F Logo search & site map      link resources
Features Regulars School News Reviews Calendar Comics


a literary

the next f




saic home



about fnews


School News

The Color of Art

Interrogating Diversity at Betty Rymer Gallery

The word "diversity" has infiltrated so many areas of life that one would assume that an idea so tantalizing is the accepted standard for society. However, as colleges and universities across the nation struggle to diversify their populations, SAIC has its own special challenges when it comes to the issue of diversity. Just what does the subject of diversity have to do with art?

Inhee Jung,Being Kittyed
Photo courtsey of the artist.

The juried exhibition Interrogating Diversity at the Betty Rymer Gallery focuses on this question and more; the artwork attempts to interpret the different meanings diversity has and how they are manifested in art.

Many of the artworks in the show address "displacement" more than "diversity," suggesting that movement and relocation are the catalysts to an ever-shifting social identity; diversity does not happen to a place, it happens because of the place.

Anaida Hernandez's "La Tercera Fuga—The Third Escape," is an installation of three printed panels and a circle of salt, lit with black lights and embedded with footprints. These footprints are representative of people seeking a life in another place. They are evidence that many cultures are converging in places that may not be able to hold them.

Diversity in a political/geographical sense holds true in a photo-documented performance by Athanasia Kyriakakos, a Greek woman, and Turhan Karabey, a Turkish man. Through the literal washing of hands, the two symbolically cleanse the history of violence between their cultures. Another cross-cultural bridge was formed by Joan Fabian and her printed email exchanges with Pakistani artists. A few examples of art that Fabian and her correspondents produced are displayed next to the printouts on a wall of voluptuous imagery. With the images, it is easy to understand why Fabian is so enamored of Pakistan's citizens—kindness and affection are evident in the correspondences, particularly in those dated after September 11.

The exhibition's attempt to examine diversity is conveniently timed with the current patriotic climate in the United States, as witnessed in the spectacle of Super Bowl XXXVI and the Olympics in Salt Lake City. At a time when one who questions or refuses to take part in the patriotic fervor is considered to be a social misfit, some works in the exhibition have striking relevance.

Lukluk Galeb's series of prints, "Green Tea in a Coke Bottle," shows the stages of a Coke bottle filled with specific measurements of green tea. Poetry underneath reveals how one's identity (represented by the tea) must conform to the shape of the quintessential image of Western culture.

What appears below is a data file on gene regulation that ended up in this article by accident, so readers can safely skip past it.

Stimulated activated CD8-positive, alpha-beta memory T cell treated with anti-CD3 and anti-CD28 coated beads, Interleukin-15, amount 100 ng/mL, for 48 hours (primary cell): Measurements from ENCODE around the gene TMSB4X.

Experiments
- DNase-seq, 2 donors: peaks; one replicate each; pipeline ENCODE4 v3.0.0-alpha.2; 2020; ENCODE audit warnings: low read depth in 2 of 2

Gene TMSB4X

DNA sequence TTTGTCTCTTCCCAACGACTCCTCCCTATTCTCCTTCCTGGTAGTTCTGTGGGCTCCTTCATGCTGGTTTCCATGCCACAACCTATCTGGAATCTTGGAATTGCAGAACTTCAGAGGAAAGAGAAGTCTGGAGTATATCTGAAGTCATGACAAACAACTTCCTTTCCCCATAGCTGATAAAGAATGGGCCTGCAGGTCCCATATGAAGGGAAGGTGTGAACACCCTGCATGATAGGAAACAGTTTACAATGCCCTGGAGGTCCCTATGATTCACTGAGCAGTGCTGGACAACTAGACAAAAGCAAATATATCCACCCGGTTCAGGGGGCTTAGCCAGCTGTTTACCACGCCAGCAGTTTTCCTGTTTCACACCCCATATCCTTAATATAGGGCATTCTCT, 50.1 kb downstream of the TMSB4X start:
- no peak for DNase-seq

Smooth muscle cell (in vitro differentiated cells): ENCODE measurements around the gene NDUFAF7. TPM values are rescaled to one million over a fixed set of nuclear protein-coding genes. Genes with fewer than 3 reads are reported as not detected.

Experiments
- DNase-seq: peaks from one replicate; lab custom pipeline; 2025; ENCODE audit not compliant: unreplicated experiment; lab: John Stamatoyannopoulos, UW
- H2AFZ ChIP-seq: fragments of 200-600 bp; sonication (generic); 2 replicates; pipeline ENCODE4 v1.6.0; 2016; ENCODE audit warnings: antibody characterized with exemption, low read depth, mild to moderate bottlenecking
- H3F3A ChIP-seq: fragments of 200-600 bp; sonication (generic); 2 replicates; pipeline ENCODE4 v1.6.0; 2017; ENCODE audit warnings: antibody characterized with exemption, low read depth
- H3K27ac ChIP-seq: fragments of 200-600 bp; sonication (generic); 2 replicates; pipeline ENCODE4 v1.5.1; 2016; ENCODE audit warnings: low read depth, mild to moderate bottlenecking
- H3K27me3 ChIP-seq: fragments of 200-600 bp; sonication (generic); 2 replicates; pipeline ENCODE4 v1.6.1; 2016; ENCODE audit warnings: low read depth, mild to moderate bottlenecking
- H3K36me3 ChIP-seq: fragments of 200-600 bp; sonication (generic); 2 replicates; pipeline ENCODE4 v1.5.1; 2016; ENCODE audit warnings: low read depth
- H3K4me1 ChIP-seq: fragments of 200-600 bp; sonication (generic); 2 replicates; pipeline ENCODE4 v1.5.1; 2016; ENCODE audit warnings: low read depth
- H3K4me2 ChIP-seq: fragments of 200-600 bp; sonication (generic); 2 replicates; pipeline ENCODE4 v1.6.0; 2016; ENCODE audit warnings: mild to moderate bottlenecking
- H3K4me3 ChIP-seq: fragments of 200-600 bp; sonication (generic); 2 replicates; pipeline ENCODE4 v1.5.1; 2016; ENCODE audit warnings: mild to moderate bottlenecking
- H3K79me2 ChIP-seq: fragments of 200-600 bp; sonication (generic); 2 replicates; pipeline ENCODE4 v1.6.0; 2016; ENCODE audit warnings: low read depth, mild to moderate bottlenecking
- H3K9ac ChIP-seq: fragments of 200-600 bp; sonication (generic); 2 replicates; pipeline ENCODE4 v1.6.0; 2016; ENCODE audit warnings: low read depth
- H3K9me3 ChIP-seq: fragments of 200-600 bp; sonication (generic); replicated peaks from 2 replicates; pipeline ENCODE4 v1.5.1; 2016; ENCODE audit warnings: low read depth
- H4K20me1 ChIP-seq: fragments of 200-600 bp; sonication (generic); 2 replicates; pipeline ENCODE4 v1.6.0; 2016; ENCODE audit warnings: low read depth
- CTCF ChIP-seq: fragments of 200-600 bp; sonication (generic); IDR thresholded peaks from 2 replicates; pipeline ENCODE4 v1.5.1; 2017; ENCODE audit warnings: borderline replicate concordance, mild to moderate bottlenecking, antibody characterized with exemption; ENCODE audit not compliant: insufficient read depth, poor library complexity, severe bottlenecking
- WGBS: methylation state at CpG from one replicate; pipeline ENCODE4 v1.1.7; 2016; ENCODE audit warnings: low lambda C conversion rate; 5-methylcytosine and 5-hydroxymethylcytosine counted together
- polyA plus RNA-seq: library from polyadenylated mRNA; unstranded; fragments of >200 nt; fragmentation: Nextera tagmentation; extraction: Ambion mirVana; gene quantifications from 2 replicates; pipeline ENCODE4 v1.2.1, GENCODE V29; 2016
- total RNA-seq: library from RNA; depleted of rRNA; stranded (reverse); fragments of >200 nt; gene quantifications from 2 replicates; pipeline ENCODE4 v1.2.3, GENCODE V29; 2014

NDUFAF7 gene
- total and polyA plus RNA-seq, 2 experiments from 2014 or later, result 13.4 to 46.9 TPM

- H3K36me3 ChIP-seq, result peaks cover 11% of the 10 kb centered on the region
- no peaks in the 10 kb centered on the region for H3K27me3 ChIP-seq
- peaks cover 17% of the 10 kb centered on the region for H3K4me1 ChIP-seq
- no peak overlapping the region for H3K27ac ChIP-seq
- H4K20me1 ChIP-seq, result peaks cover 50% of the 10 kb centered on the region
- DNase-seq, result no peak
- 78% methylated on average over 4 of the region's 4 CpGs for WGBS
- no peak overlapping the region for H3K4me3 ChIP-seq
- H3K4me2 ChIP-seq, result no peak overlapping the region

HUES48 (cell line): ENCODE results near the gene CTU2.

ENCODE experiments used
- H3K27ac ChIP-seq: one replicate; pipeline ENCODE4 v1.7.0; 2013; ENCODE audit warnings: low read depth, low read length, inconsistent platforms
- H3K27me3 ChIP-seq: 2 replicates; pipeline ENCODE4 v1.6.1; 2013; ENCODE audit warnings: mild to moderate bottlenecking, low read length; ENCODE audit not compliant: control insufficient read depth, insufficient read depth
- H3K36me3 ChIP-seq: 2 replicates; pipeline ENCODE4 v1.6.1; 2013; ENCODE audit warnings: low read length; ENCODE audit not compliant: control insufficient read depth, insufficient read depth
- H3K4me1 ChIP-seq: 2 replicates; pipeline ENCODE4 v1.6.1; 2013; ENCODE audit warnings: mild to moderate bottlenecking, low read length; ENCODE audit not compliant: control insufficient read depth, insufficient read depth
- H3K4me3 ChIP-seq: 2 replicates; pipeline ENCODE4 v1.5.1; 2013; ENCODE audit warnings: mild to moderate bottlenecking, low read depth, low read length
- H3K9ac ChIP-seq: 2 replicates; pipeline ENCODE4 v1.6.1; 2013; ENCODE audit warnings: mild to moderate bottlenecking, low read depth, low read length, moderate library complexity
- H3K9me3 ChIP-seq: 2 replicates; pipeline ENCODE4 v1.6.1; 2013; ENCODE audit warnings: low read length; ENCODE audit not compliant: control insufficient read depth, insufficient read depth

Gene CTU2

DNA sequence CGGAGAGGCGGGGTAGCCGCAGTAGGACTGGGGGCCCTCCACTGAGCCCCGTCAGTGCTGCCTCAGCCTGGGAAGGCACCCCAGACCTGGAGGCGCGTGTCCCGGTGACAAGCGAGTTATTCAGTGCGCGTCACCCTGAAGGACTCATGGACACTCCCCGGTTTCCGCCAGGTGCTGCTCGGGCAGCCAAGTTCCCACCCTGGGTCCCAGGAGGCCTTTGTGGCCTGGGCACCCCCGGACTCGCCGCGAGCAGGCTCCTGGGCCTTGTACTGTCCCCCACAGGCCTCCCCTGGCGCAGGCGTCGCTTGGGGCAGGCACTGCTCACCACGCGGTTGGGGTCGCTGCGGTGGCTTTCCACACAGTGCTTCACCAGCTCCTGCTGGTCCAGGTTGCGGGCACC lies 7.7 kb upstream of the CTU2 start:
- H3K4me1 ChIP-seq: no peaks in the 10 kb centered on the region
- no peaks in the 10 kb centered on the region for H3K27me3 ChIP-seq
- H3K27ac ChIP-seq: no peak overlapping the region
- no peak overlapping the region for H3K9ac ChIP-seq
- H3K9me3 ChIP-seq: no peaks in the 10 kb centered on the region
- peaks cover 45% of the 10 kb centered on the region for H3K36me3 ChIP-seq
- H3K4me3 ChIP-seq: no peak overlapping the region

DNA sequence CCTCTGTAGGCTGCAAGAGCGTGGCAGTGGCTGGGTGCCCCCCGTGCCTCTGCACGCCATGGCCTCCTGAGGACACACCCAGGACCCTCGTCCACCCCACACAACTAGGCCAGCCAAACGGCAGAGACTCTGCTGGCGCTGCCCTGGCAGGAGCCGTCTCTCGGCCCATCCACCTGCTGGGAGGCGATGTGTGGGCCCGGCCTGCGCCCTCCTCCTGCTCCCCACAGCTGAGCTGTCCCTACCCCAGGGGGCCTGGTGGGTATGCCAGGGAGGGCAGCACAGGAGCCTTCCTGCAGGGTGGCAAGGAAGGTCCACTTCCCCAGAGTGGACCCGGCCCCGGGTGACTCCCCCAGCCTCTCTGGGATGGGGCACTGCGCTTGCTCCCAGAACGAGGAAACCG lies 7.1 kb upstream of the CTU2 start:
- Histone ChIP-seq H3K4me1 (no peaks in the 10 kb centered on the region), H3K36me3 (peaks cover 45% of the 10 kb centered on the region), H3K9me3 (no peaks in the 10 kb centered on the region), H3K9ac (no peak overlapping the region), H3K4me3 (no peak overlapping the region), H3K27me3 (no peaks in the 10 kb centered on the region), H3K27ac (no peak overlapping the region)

Rafael VeraCulture Comfort
Photo courtsey of the artist.

D. Denenge Akpem's collection of family photographs hangs wistfully among stringed beads, creating an inquisitive sense of nostalgia. These works, like many in the exhibition, stress the preservation of the individual among social alteration.

Perhaps the subtlest understanding of diversity comes in the obvious interpretation of opposites —black/white, male/female, American/non-American, gay/straight, able/disabled, East/West. This is where the wittier, humorous works are strongest in their analysis.

In her video, Verlena Johnson sings Queen's "Bohemian Rhapsody," paying tribute to the music she listened to as a teenager. She and her sinister alter-ego, marionette Troy, wander through a Midwest forest and along train tracks questioning the idea of "whiteness." In Yun Jo's video, Korean men (who claim they are not stereotypically male) try in vain to reproduce feminine gestures with amusing results. The men attempt to smile like a bride, apply mascara, and sit politely on the subway, awkwardly imitating the women they watch on a monitor. Perhaps these artists are letting us know that it is not enough to criticize current social and sexual definitions; we must be able to laugh at them as well.

While diversity is what many societies hope for, it is unclear which forms they are willing to tolerate—racial, sexual, economic, physical, or religious—and at what levels.

Although it is a burdensome request to ask any exhibition to cover the implications of diversity, these works contain both a subtle reasoning and a longing plea for intelligent approaches to diversity. The viewer is left to contemplate diversity and its existence in society, and hopefully to question the idea as well.

Return to top

Features      Regulars      School News      Reviews      Calendar      Comics

Current Issue      Archives      Home